Hedge Fund Net Leverage At All Time Highs As No Dips Are Sold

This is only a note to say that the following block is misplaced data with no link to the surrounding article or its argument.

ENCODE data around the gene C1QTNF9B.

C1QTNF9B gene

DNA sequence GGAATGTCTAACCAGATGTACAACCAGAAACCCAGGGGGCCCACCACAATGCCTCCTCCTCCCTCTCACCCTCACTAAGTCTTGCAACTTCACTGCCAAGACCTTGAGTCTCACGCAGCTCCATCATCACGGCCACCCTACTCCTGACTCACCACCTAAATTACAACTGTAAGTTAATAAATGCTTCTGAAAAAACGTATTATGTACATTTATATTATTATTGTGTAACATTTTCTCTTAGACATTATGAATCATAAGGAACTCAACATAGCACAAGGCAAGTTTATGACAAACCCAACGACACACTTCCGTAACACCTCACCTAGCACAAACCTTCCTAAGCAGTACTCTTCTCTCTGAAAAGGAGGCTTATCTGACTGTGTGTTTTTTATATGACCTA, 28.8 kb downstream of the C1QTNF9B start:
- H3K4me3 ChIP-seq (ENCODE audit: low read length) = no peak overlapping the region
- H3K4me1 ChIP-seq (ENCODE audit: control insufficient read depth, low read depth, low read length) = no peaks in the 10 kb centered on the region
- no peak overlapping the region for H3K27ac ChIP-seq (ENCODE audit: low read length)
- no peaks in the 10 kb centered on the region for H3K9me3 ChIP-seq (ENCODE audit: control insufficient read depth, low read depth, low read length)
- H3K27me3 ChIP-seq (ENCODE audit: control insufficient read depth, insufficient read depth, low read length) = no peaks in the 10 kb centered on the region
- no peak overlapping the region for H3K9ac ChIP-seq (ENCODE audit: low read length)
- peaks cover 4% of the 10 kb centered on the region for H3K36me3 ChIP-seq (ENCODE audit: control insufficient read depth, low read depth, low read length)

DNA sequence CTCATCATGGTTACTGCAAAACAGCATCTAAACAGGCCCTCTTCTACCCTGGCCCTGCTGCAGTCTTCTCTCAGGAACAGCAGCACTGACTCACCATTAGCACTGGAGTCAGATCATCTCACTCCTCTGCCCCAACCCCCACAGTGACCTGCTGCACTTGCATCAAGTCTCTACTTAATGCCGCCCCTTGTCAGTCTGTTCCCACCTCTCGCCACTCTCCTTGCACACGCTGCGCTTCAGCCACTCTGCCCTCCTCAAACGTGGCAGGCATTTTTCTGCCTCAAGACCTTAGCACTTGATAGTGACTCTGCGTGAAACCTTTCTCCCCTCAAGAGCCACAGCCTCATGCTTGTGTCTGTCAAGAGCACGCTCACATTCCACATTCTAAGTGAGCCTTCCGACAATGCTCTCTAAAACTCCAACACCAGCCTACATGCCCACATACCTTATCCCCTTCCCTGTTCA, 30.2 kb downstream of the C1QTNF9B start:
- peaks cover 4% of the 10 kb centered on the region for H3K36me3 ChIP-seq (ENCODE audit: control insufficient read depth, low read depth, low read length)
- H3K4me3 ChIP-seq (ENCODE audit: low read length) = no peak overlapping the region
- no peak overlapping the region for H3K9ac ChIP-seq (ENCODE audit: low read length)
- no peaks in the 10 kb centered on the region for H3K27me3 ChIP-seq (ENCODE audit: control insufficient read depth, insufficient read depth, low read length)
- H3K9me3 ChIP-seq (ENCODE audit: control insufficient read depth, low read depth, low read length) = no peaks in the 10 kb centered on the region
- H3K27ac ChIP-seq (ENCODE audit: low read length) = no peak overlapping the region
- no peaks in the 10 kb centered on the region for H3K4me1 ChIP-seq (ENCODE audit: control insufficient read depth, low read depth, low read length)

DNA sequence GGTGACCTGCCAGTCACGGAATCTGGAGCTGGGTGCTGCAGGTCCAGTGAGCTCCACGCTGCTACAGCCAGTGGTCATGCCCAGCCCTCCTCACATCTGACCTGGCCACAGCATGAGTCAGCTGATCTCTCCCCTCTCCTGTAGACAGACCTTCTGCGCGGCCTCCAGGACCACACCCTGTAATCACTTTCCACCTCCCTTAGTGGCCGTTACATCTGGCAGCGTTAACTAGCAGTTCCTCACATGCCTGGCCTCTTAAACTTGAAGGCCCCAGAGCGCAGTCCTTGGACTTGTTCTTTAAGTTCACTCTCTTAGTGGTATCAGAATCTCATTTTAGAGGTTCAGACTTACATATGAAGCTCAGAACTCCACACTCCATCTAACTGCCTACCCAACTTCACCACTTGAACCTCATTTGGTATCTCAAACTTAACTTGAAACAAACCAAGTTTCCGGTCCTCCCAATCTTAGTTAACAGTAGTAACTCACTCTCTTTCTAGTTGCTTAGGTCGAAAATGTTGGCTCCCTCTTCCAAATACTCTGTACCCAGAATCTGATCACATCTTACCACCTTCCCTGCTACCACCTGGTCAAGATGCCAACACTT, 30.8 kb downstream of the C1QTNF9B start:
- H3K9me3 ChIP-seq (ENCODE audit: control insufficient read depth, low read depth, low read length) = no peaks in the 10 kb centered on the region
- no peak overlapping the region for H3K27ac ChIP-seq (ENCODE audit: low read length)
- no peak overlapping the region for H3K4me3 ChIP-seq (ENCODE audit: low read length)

Hedge Fund Net Leverage At All Time Highs As No Dips Are Sold Two weeks ago, JPMorgan's prime desk wrote about 2 main themes among the hedge fund community: elevated leverage levels and low exposure to cyclicals/value that tend to do better when rates are rising. However, over the past week, both of these things have come into sharper focus as US equities suffered one of their larger pullbacks in a while and rates globally jumped higher towards the end of this week.  So what has the largest bank's prime brokerage desk seen in the past week?  According to the latest weekly Positioning Intelligence report published by the bank, at a high level, it seems that HFs are not that concerned about the broader market (nor is anyone else for that matter) with the bank finding that over the past few months, there’s been limited willingness to sell dips.  In line with this, the bank saw neutral flows globally over the past week with small buying on Monday, alongside retail BTFDers, even as professional sentiment tracked by AAII turned the most bearish since last October... ... followed by small selling on Thursday.  But more generally, net flows globally have remained neutral to skewed towards buying in the past 2 weeks with Asia the only region to see some selling. Furthermore, as has been the case for much of 2011, net leverage remains near highs with little change in the past few weeks—net at 98th percentile (of all time) across All Strategies. While gross leverage has come down a little to the 76th percentile, that appears to be more derivatives related and there could be an element of Quadruple Witching that might be impacting this as the largest gross leverage reductions were among Multi-Strat funds. According to JPM, one reason why leverage and flows among HFs might be more neutral this month is that performance has held in relatively well MTD: long-short spreads have been improving over the past few months.  Looking at this month, longs are holding up well, while shorts are down in line with the market. This leaves HFs up slightly MTD, according to JPM estimates. Back to the topic of leverage, FINRA just came out with its latest statistics on Margin Debt which showed them at a new ATH. Given it is up almost 60% since the start of 2020, it begs the question Bank of America asked one month ago: should we be concerned? Not surprisingly, JPM dismisses this indicator and thinks "this alone is not something that is concerning when one breaks down the changes and behavior to account for how the market has been performing." Furthermore the JPM prime desk notes that "this appears to be very different from the peaks in 2000 and 2007 when Margin Debt rose about 50% faster than the S&P 500 over a 12-month period." Instead, to JPM the recent moves seem more reminiscent to what happened in the early 90s. At a more micro level, cyclicals / value / inflation / travel related stocks have all been doing better recently as COVID are falling once more, some travel restrictions are getting lifted, and rates are rising globally.  In line with this, JPM continued to see buying of NA Financials, something that has been noted over the past few weeks, but this week JPM saw Banks getting bought (vs. more Insurance and Div. Fins in prior weeks).  COVID recovery stocks have also been bought but there’s room for more to go as positioning and valuations remain low in many cases (especially among the US COVID – Domestic Recovery basket, JPAMCRDB).  EMEA Travel & Leisure stocks saw strong buying in the past week as the US prepares to drop its ban for transatlantic travel, and net positioning is getting a bit elevated vs. history; however, EMEA Airlines still has low positioning.  Finally, not everything cyclical is getting bought—HFs have continued to sell Energy into strength - despite the recent surge in oil and all other commodities - and have also sold Materials.  Below we share some more details on each of these core themes Main theme #1: Global Flows and Leverage: HFs Don’t Seem Too Concerned While markets have been volatile over the past week, due to the myriad concerns, HF flows remained quite calm.  The reason is that hedge funds have been reluctant to sell dips and that appeared to be the case again last Fri/this Mon as global flows were quite neutral.  However, at the same time, HFs are also not chase the rally as the JPM Prime net flows were fairly neutral on Wed and skewed towards selling on Thurs when markets rallied back. A notable observation is that there appears to be some strategy differences in the past 2 weeks as Equity L/S and Quant funds have been buyers while Multi-Strats have been net sellers across JPM prime.  The selling among Multi-Strats comes as gross and net leverage have started to pull back from peak levels.  The gross reductions among some Multi-Strat funds have been the main driver of the broader “All Strategies” gross leverage figure lower WoW.  However, net leverage was basically unchanged. Furthermore, it appears derivative positions might be driving some of the changes as notional LMV and SMV increased WoW while delta adjusted LMV and SMV fell.   Among Equity L/S funds, who have been moderate net buyers of equities most days MTD, net leverage actually rose slightly WoW and it’s now at the 93rd %-tile since Mar 2017.   #2:  US Margin Debt: New ATHs at End of Aug…Should We Be Concerned? FINRA just released the latest monthly stats on “Margin Debt” which showed a fairly large increase, following a decrease in July.  As Margin Debt is at new All-Time-Highs and is now up almost 60% since the start of 2020, it’s worth asking -as BofA did one month ago -  if this is something we should be concerned about.   In order to answer this, we’ve looked at the relationship between Margin Debt and the markets over time, augmenting the data FINRA has on it’s website with NYSE Margin Debt data that goes back to 1959.  What this shows is that while there is a very big increase recently, it is 1) in line with the markets and 2) seems to be following the general pattern of the past 60+ years.   Similar to discussions of rate-driven VaR shocks, JPM argues that it’s not so much the level of Margin Debt that one should be focused on, but rather the rate of change. On this point, the bank measured the 12M change in Margin Debt and the S&P 500 over the past ~60 years and what this shows is that there is typically a fairly strong correlation over time. In particular, this correlation has been very strong since the GFC, but there were a couple notable divergences in 2000 and 2007 when Margin Debt rose much faster than the market. In its attempt to mitigate concerns about record margin debt, JPM then notes that increases in Margin Debt (i.e. investors taking on more leverage) that exceed the market returns by a wide margin could indicate greater potential for future stress because it might suggest that investors are adding leverage at market highs, but not actually making much money while doing so. Thus, when markets start to pull back, the recent investments start to lose money more quickly than if they had been added when the markets weren’t at highs. Addressing this point, JPM notes that when looking at what’s happened in the past 2 years, we have seen Margin Debt increase faster than the markets on a 12M rolling basis with the difference reaching +28% at its recent high.  However, the recent high in the 12M difference metric was reached in January of this year (perhaps due to the fact that HFs had performed very well in 2020 and had been adding risk throughout 2H20 in particular). Thus, this difference has been falling for much of the past 7 months.  Furthermore, the recent rise follows a period when Margin Debt had generally lagged the market increases; since the start of 2018, margin debt is only up ~40% vs. the S&P up ~70% in price terms. When it looks back even further, JPM notes that there were periods in the 70s-80s when large increases in Margin debt were followed by market weakness, suggesting this isn’t only a 2000 and 2007 phenomenon (left chart below).  Furthermore, one could reasonably ask why the relatively large increase in the early 90s didn’t result in a market pullback.  While there are likely other contributing factors as well, one thing to note about Margin Debt was that it had gone through a period of relatively slower growth in the late 80s, so the rise in the early 90s was somewhat of a “catch-up” period for it.  Similarly, JPM argues that the rise into Jan of this year could also be considered a bit of a “catch-up” period, which appears to be different from 2000 and 2007 when Margin Debt was reaching new highs, even when measuring it relative to the S&P changes.   In light of the above it's hardly a surprise that JPM thinks that while there are many potential reasons one could cite for market caution, "the level and changes in Margin Debt do not appear to be setting us up for extreme market drawdowns like we saw in 2000 and 2007." #3:  Reopening/Recovery Trades Back in Focus? With COVID cases appeared to be on the decline globally, and travel restrictions getting lifted in some places, reopening/recovery themes have been more topical as they’ve started to perform better. On the HF side, JPM Prime has seen net buying over the past 2-3 weeks in both the Domestic Recovery basket (JPAMCRDB) and the International Recovery Basket (JPAMCRIB).  Positioning in both groups remains low on a YTD basis and very low on a multi-year basis for the Domestic basket.  In addition, JPM’s U.S. Equity Research Strategist, Dubravko, recently wrote about this in a recent note where he showed that the COVID Recovery – Domestic basket had seen relative valuations fall back to multi-year lows while COVID Beneficiaries were back near highs. In a similar vein, Travel & Leisure stocks have seen strong performance this week in both N. America and EMEA, along with HF buying as the US said it would remove its ban on EU travel for vaccinated passengers starting in November. The recovery in performance, relative to the market, still has more to go before getting back to  where we were earlier this year. In terms of where the recent buying and outperformance leaves HF positioning, net exposures are nearing average levels among US Travel & Leisure stocks, but are a bit closer to highs in EMEA. Where there appears to be more potential upside for positioning in EMEA is among the Airlines stocks where net exposures is still about 1z below average and JPM has yet to see shorts covered in the group, after persistent additions for the past 6 months. Among US stocks, the rise in rates was accompanied by further buying of Inflation Winners and Rising Bond Yield Winners. Despite the recent buying, net exposure to the Inflation winners remains quite low with net exposures about 1 std dev below average and for the Rising Bond Yield Winners, the net exposure is still slightly below average.   Similarly, a couple weeks ago JPM wrote about how positioning and flows in Value vs. Growth had done a “180” in the past few months as Value had underperformed. Perhaps not surprisingly, US Value seems to be getting a revival recently as the Value factor has been bought in the past 2 weeks. This is coming from both Value Longs getting bought and Value Shorts being sold/shorted.  In line with this, Growth stocks have seen some selling. #4:  Performance – HFs Holding Well in Sep With a risk-on backdrop of cyclicals outperforming defensives, small caps rallying, and rising rates this week (Rising Bond Yield Winners up +5% WTD), Hedge Funds find themselves in the rare position of outperforming broader equity market indices MTD. And with WSB's short squeeze hunts fading, shorts are not detracting from performance as they are generally down in-line with the market; whereas, longs have fared better and protected to the downside.  Among Global Equity L/S funds, net returns continue to track positively with gains of +60-70bps MTD, outperforming MSCI ACWI (which is down -1.2%). The long-short spread has continued to improve since mid-August, driven more recently by shorts selling off faster in September than the market (down -1.3% on wgtd avg basis) and longs holding up relatively well (only down -15bps MTD). Non-Equity L/S funds are also up MTD and outperforming global equity indices, up between +30-85bps. In terms of alpha, longs have outperformed shorts throughout most of September (some reversion over the past 2 days). At a regional level, N. America L/S funds are flat to slightly up MTD, up around +0-30bps and are thus outpacing the SPX. The long-short spread has continued to improve steadily since mid-August but slowed yesterday as shorts outperformed. In EMEA, net returns among L/S funds are positive MTD, gaining around +0.5-1.3% and outperforming the headline European index. Tyler Durden Sat, 09/25/2021 - 20:30.....»»